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Too frequently an attorney will begin to seek a potential expert witness only after having done considerable initial work. Often there is a last minute rush to locate and select specialized technical assistance. These approaches can have expensive consequences. Alternatively, securing a suitable expert early in the litigation process offers the following advantages for the retaining attorney:

-The expert may allow avoidance of dead ends, i.e., cases that depend on poor science or technical practices,

-The expert likely can provide a realistic assessment of the engineering strengths and weakness of your case versus those of the opposition's before the firm expends significant resources,

-During the early stages of discovery, the expert will likely be able to provide useful input on specific information for you to use in interrogatories, in requests for production of documents and, later, in depositions,

-It allows identification and prevention of spoilage of critical, but not obvious, physical evidence that the expert is best prepared to forecast,

-It permits confirming the availability and effective use of a specific, high-demand expert that may be needed for a complex or lucrative case,

-It allows identifying and retaining a qualified expert that is geographically nearby in order to save on time and travel expenses for the client,

-For plaintiff attorneys' cases in which a jury trial is most desirable for the client, the early participation of the expert allows him or her to enhance existing points or suggest new technical arguments for the case and avoid a directed verdict or, alternatively, to suggest a settlement as the best approach.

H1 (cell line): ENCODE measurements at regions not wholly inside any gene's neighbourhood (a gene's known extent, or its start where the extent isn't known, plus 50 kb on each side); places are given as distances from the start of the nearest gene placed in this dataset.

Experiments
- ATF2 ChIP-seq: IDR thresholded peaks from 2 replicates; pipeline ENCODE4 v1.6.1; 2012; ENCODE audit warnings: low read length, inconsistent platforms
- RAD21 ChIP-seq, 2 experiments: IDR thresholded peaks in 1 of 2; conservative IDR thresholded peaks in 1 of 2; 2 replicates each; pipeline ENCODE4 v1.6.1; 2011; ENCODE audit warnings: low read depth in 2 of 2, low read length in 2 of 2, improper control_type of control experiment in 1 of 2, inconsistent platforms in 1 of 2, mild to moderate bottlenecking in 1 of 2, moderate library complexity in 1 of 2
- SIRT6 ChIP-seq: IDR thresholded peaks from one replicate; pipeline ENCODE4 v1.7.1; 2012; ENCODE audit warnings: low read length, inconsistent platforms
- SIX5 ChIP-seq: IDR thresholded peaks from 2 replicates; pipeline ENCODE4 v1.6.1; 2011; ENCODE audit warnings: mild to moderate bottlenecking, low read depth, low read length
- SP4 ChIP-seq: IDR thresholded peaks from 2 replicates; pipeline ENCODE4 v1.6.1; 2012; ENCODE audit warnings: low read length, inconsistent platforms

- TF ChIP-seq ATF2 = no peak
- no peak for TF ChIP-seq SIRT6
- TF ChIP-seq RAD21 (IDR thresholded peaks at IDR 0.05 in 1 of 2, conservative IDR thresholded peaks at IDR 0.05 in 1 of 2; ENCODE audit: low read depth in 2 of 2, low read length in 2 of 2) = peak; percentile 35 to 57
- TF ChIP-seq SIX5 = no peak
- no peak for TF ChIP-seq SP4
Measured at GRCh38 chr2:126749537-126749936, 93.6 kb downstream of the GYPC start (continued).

Another idea - especially for firms that often handle complex cases that require different types of expert witnesses - is to identify someone to act in an on-call basis as a litigation consultant. That person should be a "general practitioner " engineer or scientist that can provide initial, technical guidance for the law firm. He or she will be sufficiently knowledgeable to give recommendations on the particular type of expert or areas of investigations that will be needed in different cases. This can best be done when a potential case is being assessed. In some situations this on-call person may be able himself to perform as the required expert witness. Registered nurses are often used in this role with law firms that handle many medical malpractice cases. It might well be that a "generalist" engineer could similarly be useful for firms that often complete product liability or personal injury cases involving physical components and equipment.

What type engineer would be most effective as a "generalist" for this function? I believe an individual from either of two engineering disciplines with particular experience would be the best. These are chemical or mechanical engineering.

The chemical engineer will know his or her own diverse subject areas but also all aspects of chemistry, many aspects of biology plus the use of polymeric (plastic) materials. Mechanical engineering is also a diverse disciple and besides his own areas the mechanical engineer likely can advise on some electrical subjects, certain civil engineering areas and appliactions of different metallic materials. Both types of engineers likely will have knowledge of industrial safety standards & practices such as the OSHA regulations.

The other important aspect of a good generalist, in my option, is that he or she should have a combination of academic experience beyond their undergraduate degree and practical engineering experience in a variety of profit-making organizations. Obviously, each of these two environments provides a unique perspective and this serves to give the individual broader exposure so that he or she can better assist the retaining law firm.

Gerald O. Davis, PE, President and co-owner of DM&ME, has over 40 years experience in Materials Engineering and Business. Mr. Davis is a Forensic Expert in Materials Usage, Corrosion, Metallurgy, Mechanical Failure, & Root-Cause Failure Analysis. His recent background includes work as a corrosion researcher, senior engineer, and program manager for Battelle Memorial Institute, DNV, Inc., Henkels & McCoy, Inc., respectively and, since 2004, as president of DM&ME.

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